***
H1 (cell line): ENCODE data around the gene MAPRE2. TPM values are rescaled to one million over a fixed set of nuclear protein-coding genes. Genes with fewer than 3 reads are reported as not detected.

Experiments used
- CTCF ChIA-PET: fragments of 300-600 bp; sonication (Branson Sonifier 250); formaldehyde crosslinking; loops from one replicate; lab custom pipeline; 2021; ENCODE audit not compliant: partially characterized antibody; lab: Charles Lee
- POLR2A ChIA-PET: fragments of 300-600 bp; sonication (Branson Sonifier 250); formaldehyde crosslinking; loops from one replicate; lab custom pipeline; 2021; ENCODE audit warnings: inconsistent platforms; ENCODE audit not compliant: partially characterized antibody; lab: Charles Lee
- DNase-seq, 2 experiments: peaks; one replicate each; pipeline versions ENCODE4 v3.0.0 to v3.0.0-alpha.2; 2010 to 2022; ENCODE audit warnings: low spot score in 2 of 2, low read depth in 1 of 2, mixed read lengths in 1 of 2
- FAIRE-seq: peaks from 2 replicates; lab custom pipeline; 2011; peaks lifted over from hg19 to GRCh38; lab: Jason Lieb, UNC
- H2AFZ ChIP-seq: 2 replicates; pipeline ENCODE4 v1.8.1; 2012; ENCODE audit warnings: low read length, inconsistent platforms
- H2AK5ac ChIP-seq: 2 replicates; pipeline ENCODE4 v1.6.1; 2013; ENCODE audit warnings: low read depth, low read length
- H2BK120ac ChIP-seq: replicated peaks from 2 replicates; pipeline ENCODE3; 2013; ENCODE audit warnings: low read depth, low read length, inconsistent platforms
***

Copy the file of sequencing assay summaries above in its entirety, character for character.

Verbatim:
H1 (cell line): ENCODE data around the gene MAPRE2. TPM values are rescaled to one million over a fixed set of nuclear protein-coding genes. Genes with fewer than 3 reads are reported as not detected.

Experiments used
- CTCF ChIA-PET: fragments of 300-600 bp; sonication (Branson Sonifier 250); formaldehyde crosslinking; loops from one replicate; lab custom pipeline; 2021; ENCODE audit not compliant: partially characterized antibody; lab: Charles Lee
- POLR2A ChIA-PET: fragments of 300-600 bp; sonication (Branson Sonifier 250); formaldehyde crosslinking; loops from one replicate; lab custom pipeline; 2021; ENCODE audit warnings: inconsistent platforms; ENCODE audit not compliant: partially characterized antibody; lab: Charles Lee
- DNase-seq, 2 experiments: peaks; one replicate each; pipeline versions ENCODE4 v3.0.0 to v3.0.0-alpha.2; 2010 to 2022; ENCODE audit warnings: low spot score in 2 of 2, low read depth in 1 of 2, mixed read lengths in 1 of 2
- FAIRE-seq: peaks from 2 replicates; lab custom pipeline; 2011; peaks lifted over from hg19 to GRCh38; lab: Jason Lieb, UNC
- H2AFZ ChIP-seq: 2 replicates; pipeline ENCODE4 v1.8.1; 2012; ENCODE audit warnings: low read length, inconsistent platforms
- H2AK5ac ChIP-seq: 2 replicates; pipeline ENCODE4 v1.6.1; 2013; ENCODE audit warnings: low read depth, low read length
- H2BK120ac ChIP-seq: replicated peaks from 2 replicates; pipeline ENCODE3; 2013; ENCODE audit warnings: low read depth, low read length, inconsistent platforms